Sunday, March 31, 2013

Titan Tidal Wave Wipes Out Pacific

Pacific at Titans: Won 9-2 (Thursday), 11-6 (Friday), 25-0 (Saturday)

By Don Hudson

The Cal State Fullerton Titans accomplished what no other team had done so far this season (go figure): they swept the University of the Pacific Tigers in a three-game series that began Big West Conference play.  The Titans outscored the Tigers, 45-8, but the games really weren’t as close as that sounds.

With the wins, the Titans reached the mid-point of their season with a record of 24-4, their best start since the 1996 team won 31 of its first 33 games.  The Titans are tied for first in the early BWC standings with Cal Poly SLO (who swept UC Davis) and UC Riverside (swept UC Irvine).

Game 1: Titans 9, University of the Pacific Tigers 2

Freshman Thomas Eshelman was matched with Pacific’s Michael Benson, who entered action with a record of 2-1 and ERA of 2.17.  Benson was a hard-luck loser in the series opener last year in scenic Stockton, as he allowed just two earned runs in 7-2/3 innings against the Titans.  The Tigers held their own the first half of the game and held a slim 1-0 lead going to the bottom of the fifth inning before the Titans scored a touchdown and took a commanding 7-1 lead.

Thomas Eshelman
Benson is a talented young (sophomore) pitcher and was a good benchmark for Eshelman’s development.  Benson went through the Titans order the first time giving up just one hit, began to get hit more the second time and then got knocked out of the game the third time through the line-up.  Eshelman, on the other hand, was consistent throughout his eight-inning stint, allowing just four hits while equaling his career best with eight strikeouts.  He walked none, but you already knew that.

The Tigers scored the game’s first run in the top of the third on a leadoff triple by Tyger Pederson and a foul-ball sacrifice fly to second-base.  With the injury to third-baseman Matt Chapman, the Titans inserted Jake Jefferies into the line-up at second-base and moved utility-man Keegan Dale to third, with J.D. Davis resuming his normal role as designated hitter.  Jefferies had a long run to catch the ball in foul ground in shallow rightfield and had no chance to stop his momentum away from the plate and throw out the speedy Pederson.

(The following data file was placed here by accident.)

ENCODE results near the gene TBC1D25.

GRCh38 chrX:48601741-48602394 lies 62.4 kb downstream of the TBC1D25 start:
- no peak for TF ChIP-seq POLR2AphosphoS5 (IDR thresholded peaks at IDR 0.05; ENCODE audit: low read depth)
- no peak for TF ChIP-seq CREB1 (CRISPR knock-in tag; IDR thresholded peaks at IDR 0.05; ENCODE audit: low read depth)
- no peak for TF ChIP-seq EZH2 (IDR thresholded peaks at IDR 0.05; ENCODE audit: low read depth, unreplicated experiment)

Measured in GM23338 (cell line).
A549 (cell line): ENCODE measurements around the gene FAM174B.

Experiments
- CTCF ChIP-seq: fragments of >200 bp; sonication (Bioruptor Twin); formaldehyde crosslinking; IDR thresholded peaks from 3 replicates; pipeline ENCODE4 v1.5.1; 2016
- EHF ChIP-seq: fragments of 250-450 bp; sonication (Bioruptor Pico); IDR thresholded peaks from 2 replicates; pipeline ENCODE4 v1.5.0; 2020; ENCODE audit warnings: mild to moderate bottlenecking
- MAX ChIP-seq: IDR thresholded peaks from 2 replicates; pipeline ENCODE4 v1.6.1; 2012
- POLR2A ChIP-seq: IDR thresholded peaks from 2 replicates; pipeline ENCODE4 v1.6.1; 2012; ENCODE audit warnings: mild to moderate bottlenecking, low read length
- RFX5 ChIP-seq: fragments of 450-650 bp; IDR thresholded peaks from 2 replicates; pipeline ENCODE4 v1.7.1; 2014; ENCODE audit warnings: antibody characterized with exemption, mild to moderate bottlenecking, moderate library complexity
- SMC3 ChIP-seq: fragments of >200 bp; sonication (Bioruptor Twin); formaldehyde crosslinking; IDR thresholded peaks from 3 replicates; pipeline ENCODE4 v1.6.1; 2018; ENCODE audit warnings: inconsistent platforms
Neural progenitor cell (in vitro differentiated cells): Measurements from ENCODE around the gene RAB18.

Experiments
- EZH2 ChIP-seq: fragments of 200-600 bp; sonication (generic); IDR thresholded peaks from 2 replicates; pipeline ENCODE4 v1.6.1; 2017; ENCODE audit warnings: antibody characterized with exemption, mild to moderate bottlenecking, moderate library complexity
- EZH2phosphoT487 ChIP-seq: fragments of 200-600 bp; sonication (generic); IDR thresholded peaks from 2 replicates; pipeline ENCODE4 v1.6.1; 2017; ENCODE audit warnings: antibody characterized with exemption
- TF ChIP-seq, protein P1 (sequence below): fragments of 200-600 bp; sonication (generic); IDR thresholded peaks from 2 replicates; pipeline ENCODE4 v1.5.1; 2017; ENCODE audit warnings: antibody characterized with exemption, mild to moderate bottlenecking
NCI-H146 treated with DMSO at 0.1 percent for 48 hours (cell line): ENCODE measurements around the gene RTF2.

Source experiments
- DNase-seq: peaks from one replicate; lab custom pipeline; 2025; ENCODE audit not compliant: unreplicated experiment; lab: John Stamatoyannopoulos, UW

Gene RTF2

The Titans showed signs of offensive life against Benson in the bottom of the fourth on solid singles by Davis and Michael Lorenzen, but were unable to get on the scoreboard.

But Jefferies got the fifth inning going with a line-drive single to leftfield after fouling off numerous 1-2 pitches.  Even with the Tigers expecting a bunt by Austin Diemer, he dropped the ball beautifully towards third-base and easily beat it out, bringing up Dale, the team’s best bunter.  Even with the Tigers expecting a bunt by Dale, he dropped the ball beautifully towards third-base and easily beat it out.

(Second verse, same as the first.)

With the Tigers’ cage rattled by consecutive bunt hits, Benson faltered and walked Richy Pedroza on four pitches, tying the score at 1-1.  Carlos Lopez quickly untied with a sacrifice fly to centerfield.

With Davis batting, Benson uncorked a wild pitch, removing the double-play situation.  Davis promptly scaled a two-run single up the middle to give the Titans a 4-1 lead.  Wallach followed with a single and advanced to second when the leftfielder misplayed the ball.

With Wallach taking second, it left first-base open with Lorenzen coming up.  Do you walk him and try to get out of the inning with a double-play against the next batter, Anthony Hutting?  Nah – Tigers’ skipped Ed Sprague opted to pitch to him and the first pitch Benson threw him was deposited deep and over the wall in left-centerfield to give the Titans a commanding 7-1 lead.

The Tigers stirred slightly in the top of the sixth.  Pederson again started a rally with a leadoff single and went to second on a sacrifice (curious call, bunting a runner over trailing by six runs against a good-hitting team like Fullerton) and scored on a solid single down the rightfield line.  Was this about the time Eshelman would get lit up?  Leading 7-2, he got a nice break when the next hitter, Erik Lockwood, hit the ball hard back through the box.  The ball looked like it was heading into centerfield for a hit, but it hit the pitching rubber, ricocheted to shortstop Pedroza, who started an inning-ending 6-4-3 double-play.

While Eshelman shut down the Tigers with back-to-back 1-2-3 seventh and eighth innings, the Titans scored solo tallies in each frame against the Pacific bullpen.  Chad Wallach lofted a double deep to right field, went to third on a bunt single by Lorenzen and was driven in on an RBI single by Hutting.  The Titans scored their final run in the eighth on consecutive one-out singles by Pedroza, Lopez and Davis.